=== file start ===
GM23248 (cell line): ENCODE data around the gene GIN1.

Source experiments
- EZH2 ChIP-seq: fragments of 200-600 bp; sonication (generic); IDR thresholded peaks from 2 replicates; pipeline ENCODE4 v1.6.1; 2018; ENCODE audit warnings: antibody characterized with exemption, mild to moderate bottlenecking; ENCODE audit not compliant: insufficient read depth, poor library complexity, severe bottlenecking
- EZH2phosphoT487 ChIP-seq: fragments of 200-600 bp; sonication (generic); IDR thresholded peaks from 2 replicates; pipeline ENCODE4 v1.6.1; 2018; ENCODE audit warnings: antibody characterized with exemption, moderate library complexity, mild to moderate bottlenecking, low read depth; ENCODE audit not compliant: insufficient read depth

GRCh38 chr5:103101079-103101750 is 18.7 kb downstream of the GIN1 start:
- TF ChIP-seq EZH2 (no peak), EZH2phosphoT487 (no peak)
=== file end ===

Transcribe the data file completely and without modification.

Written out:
GM23248 (cell line): ENCODE data around the gene GIN1.

Source experiments
- EZH2 ChIP-seq: fragments of 200-600 bp; sonication (generic); IDR thresholded peaks from 2 replicates; pipeline ENCODE4 v1.6.1; 2018; ENCODE audit warnings: antibody characterized with exemption, mild to moderate bottlenecking; ENCODE audit not compliant: insufficient read depth, poor library complexity, severe bottlenecking
- EZH2phosphoT487 ChIP-seq: fragments of 200-600 bp; sonication (generic); IDR thresholded peaks from 2 replicates; pipeline ENCODE4 v1.6.1; 2018; ENCODE audit warnings: antibody characterized with exemption, moderate library complexity, mild to moderate bottlenecking, low read depth; ENCODE audit not compliant: insufficient read depth

GRCh38 chr5:103101079-103101750 is 18.7 kb downstream of the GIN1 start:
- TF ChIP-seq EZH2 (no peak), EZH2phosphoT487 (no peak)